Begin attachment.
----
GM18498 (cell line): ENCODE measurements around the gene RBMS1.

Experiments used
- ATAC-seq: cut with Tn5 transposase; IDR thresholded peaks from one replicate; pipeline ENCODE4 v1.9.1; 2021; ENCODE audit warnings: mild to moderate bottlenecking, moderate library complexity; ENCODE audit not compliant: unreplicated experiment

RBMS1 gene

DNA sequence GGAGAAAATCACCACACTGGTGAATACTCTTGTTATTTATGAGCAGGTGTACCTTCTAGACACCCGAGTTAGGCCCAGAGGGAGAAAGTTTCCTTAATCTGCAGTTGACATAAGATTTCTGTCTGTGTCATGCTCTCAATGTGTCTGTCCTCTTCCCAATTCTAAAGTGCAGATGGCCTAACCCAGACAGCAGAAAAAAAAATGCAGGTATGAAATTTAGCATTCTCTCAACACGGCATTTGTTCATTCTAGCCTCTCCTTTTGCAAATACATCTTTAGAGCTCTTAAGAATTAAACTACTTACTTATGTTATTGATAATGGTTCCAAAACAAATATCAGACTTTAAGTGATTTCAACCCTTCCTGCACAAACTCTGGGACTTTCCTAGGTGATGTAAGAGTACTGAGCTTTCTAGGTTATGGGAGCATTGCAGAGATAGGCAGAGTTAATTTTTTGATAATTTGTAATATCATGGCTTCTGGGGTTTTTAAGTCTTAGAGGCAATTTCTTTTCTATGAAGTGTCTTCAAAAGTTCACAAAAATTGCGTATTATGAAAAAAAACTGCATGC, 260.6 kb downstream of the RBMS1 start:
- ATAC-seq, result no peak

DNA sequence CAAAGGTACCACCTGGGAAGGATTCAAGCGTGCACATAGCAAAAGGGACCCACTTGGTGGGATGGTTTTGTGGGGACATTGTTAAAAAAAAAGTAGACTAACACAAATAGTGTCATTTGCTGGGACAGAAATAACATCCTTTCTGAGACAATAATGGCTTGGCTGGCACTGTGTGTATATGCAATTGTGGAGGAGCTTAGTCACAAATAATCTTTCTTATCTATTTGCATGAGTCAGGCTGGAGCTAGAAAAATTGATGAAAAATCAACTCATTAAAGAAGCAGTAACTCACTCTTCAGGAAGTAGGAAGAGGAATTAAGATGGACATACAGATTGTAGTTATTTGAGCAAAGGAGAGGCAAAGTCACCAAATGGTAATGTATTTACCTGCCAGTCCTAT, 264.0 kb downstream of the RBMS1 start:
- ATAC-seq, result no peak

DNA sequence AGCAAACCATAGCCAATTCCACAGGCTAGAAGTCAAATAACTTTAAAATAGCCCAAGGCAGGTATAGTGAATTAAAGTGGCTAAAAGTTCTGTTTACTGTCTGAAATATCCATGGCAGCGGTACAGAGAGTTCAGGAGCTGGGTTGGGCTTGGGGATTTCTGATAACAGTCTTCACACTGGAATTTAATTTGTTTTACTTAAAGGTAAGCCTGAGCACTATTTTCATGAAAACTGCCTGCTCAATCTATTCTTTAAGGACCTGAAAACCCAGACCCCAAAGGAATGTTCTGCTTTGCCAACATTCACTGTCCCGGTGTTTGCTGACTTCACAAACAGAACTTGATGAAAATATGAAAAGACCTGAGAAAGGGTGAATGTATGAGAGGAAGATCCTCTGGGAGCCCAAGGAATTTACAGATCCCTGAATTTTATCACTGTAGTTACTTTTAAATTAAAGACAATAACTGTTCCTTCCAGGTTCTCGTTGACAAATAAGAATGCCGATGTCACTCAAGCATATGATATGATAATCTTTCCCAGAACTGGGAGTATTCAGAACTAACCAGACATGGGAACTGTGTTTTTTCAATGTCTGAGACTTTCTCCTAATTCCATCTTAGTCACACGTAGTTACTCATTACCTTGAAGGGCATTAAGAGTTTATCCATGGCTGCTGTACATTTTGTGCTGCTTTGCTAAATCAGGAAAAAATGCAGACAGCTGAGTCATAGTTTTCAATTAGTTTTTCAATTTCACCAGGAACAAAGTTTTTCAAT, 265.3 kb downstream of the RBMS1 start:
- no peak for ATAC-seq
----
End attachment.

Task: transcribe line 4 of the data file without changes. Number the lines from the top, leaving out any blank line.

RBMS1 gene